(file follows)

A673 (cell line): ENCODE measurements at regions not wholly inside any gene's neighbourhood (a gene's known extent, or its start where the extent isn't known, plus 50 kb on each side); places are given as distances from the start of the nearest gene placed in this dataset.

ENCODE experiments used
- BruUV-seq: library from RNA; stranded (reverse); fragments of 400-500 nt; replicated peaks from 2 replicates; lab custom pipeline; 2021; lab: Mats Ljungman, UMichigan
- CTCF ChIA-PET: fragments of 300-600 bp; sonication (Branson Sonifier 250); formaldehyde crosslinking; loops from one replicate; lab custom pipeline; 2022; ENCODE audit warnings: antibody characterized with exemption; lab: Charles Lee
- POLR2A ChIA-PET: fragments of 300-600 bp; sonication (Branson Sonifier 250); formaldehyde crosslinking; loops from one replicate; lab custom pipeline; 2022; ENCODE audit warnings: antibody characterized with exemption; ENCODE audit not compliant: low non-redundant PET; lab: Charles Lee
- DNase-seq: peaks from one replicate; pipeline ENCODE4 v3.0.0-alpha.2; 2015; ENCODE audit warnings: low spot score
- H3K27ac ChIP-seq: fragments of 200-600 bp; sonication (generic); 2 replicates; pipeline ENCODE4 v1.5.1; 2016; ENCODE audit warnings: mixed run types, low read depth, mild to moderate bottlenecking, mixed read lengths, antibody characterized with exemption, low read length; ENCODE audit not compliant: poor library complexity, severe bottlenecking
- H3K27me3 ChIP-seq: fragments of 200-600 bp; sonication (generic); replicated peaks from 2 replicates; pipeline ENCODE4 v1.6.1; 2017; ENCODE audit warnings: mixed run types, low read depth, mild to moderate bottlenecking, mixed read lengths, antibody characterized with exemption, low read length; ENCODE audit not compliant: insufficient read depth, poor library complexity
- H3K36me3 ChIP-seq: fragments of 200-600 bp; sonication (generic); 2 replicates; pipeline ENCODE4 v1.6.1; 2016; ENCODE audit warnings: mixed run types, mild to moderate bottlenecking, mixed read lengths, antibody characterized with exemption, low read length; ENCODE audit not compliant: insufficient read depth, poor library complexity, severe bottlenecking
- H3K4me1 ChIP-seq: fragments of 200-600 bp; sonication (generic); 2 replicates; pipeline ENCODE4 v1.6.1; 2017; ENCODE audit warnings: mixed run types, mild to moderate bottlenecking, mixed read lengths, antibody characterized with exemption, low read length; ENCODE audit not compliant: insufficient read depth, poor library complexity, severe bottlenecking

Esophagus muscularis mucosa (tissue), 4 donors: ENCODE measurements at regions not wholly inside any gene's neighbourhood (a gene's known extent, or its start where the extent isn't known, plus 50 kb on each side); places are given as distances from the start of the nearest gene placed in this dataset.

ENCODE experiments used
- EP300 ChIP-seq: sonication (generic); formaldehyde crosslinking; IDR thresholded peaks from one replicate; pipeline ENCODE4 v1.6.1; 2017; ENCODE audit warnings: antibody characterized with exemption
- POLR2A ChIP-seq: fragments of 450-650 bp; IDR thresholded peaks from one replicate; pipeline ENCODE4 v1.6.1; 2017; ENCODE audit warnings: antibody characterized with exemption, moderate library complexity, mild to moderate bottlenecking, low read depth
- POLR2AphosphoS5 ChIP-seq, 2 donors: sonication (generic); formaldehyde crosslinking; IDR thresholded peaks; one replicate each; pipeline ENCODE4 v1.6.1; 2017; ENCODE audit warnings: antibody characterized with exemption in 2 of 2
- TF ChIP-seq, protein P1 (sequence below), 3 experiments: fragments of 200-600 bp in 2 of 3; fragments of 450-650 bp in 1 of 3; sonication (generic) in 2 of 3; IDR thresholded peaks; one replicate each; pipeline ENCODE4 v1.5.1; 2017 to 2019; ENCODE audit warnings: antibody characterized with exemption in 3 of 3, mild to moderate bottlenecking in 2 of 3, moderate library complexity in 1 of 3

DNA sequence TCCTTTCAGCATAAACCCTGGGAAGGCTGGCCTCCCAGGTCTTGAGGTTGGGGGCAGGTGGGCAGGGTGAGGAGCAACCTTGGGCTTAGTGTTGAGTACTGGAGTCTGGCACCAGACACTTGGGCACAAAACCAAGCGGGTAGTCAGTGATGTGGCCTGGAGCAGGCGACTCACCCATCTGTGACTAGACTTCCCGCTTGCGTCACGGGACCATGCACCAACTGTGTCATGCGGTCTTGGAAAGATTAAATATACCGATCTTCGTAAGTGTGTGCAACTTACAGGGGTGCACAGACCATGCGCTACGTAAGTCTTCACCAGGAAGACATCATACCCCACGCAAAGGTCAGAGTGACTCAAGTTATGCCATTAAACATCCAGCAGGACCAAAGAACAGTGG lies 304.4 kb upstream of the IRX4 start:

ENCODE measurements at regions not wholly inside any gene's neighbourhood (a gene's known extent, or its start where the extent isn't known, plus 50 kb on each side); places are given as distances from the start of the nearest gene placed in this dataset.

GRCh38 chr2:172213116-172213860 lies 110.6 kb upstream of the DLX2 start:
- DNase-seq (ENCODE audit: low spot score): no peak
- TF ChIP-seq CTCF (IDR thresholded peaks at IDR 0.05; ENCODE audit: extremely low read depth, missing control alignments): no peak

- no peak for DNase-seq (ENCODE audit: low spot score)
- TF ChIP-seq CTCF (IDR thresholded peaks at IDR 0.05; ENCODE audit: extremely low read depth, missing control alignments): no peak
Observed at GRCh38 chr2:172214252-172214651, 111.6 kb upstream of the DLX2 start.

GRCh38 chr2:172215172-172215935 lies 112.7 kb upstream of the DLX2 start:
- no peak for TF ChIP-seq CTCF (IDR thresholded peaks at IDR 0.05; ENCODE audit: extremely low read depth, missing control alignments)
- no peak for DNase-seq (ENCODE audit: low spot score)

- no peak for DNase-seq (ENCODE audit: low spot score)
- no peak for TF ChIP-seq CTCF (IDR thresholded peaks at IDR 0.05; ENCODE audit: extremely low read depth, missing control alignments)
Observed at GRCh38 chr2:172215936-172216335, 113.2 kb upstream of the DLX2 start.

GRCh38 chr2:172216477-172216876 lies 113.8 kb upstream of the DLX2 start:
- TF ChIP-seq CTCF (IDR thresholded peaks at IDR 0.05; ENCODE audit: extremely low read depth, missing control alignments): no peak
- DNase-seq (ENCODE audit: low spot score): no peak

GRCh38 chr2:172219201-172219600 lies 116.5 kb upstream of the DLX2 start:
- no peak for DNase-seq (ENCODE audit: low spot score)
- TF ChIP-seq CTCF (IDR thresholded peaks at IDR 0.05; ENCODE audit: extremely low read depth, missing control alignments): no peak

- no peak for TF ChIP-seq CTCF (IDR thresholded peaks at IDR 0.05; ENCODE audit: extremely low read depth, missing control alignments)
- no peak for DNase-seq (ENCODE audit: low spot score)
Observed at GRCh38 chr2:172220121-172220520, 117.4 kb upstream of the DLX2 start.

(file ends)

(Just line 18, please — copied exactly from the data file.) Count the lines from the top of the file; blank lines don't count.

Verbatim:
ENCODE measurements at regions not wholly inside any gene's neighbourhood (a gene's known extent, or its start where the extent isn't known, plus 50 kb on each side); places are given as distances from the start of the nearest gene placed in this dataset.